The 15 points scored for Rozier was the most for him since he tallied 16 in a 30-point Celtics win at Orlando on Dec. 7.

But more than the points, the decision by head coach Brad Stevens to draw up a play for him in that moment, a time when most of what Boston does revolves around the shooting of Isaiah Thomas who has been among the top-3 scorers in the fourth quarter most of this season, was surprising to many.

And at that point in the game, Thomas already had 13 fourth-quarter points.

Stevens confirmed after the game that the last shot in the fourth was indeed for Rozier, but Thomas’ presence on the floor was important to its execution.

“He (Thomas) also draws a lot of attention,” Stevens said. “So I think you just weigh kind of … what kind of shot you’re going to get, depending on who it is.”

Rozier had initially screened for Thomas, and Thomas came back and screened for him.

“I was open as soon as I caught … and I let it fly,” Rozier said. “Coach drew up a play for me and it felt good to see the ball go in.”

Being on the floor at that time, win or lose, was a victory of sorts for Rozier.

He has seen first-hand how quickly the tide can change in the NBA for a young player.

After a strong summer league showing and a solid training camp, Rozier had earned himself a firm spot in the team’s regular rotation.

But a series of not-so-great games coupled with Gerald Green’s breakout night on Christmas Day, led to his playing time since then becoming more sporadic.

Rozier, in an interview with CSNNE.com, acknowledged it hasn’t been easy going from playing regular minutes to not being sure how much court time, if any, he would receive.

But he says the veterans on the team have been good about keeping his spirits up, and one in particular – Avery Bradley – has been especially helpful.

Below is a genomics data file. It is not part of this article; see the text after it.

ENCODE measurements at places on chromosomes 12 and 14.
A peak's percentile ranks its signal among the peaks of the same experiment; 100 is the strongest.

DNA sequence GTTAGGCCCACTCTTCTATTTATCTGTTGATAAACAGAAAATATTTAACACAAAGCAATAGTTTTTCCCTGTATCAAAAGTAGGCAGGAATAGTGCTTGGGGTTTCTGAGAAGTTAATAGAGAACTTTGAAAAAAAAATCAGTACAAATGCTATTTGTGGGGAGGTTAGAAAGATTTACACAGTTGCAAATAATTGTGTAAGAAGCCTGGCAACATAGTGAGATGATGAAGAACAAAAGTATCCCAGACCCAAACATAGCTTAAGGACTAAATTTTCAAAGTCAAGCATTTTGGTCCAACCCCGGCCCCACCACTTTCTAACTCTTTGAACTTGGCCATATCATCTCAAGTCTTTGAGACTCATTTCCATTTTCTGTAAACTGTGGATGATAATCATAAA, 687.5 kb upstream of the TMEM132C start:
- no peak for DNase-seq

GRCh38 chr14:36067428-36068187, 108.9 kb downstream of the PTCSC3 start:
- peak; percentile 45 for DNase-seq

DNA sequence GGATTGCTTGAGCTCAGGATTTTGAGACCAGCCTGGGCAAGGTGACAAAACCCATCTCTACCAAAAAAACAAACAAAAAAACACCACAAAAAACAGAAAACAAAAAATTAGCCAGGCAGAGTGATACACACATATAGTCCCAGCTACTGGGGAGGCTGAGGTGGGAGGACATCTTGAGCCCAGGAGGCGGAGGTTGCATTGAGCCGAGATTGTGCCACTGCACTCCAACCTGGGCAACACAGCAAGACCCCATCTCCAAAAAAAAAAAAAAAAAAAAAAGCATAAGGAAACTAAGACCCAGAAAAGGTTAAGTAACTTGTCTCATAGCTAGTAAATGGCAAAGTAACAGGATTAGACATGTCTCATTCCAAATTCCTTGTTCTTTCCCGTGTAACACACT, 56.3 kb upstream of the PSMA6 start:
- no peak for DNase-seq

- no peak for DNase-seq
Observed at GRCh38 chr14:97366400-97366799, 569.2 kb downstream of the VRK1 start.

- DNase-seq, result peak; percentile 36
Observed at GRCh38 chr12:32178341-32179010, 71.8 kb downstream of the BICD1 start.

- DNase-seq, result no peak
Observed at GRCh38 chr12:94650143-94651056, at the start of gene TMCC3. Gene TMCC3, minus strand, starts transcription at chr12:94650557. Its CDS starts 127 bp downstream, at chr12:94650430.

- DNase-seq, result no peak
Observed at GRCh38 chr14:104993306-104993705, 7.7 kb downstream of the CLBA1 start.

Like Rozier, Bradley’s first couple of years saw his playing time go from non-existent to inconsistent. But Bradley stayed the course and listened to the team’s veterans who continued to tell him that his hard work would pay off sooner or later.

Those same words of wisdom Bradley received in his early days, he passes on to Rozier.

“It’s big,” Rozier told CSNNE.com. “He (Bradley) tells me things like that. I felt I was ready for this (inconsistent minutes) after all that he told me. It’s big to have a guy like him that has been through it all with a championship team, been around this organization for a while; have him talk to you is big. It’s always good. That’s why I stay positive, and be ready.”

Which is part of the reason why Stevens didn’t hesitate to call up a play for the second-year guard despite him being a 33.3 percent shooter from 3-point range this season – that ranks eighth on this team, mind you.

“He’s a really good shooter,” Stevens said of Rozier. “I think with more opportunity that will show itself true, but he made some big ones in the fourth quarter. We went to him a few different times out of time-outs, and felt good about him making that one.”

And to know that Stevens will turn to him not just to spell Thomas or one of the team’s other guards, but to actually make a game-altering play in the final seconds … that’s major.

“It helps tremendously,” said Rozier who added that his confidence is through “the roof. It makes me want to do everything. You know defense, all of that. It’s great, especially to have a guy like Brad trust you."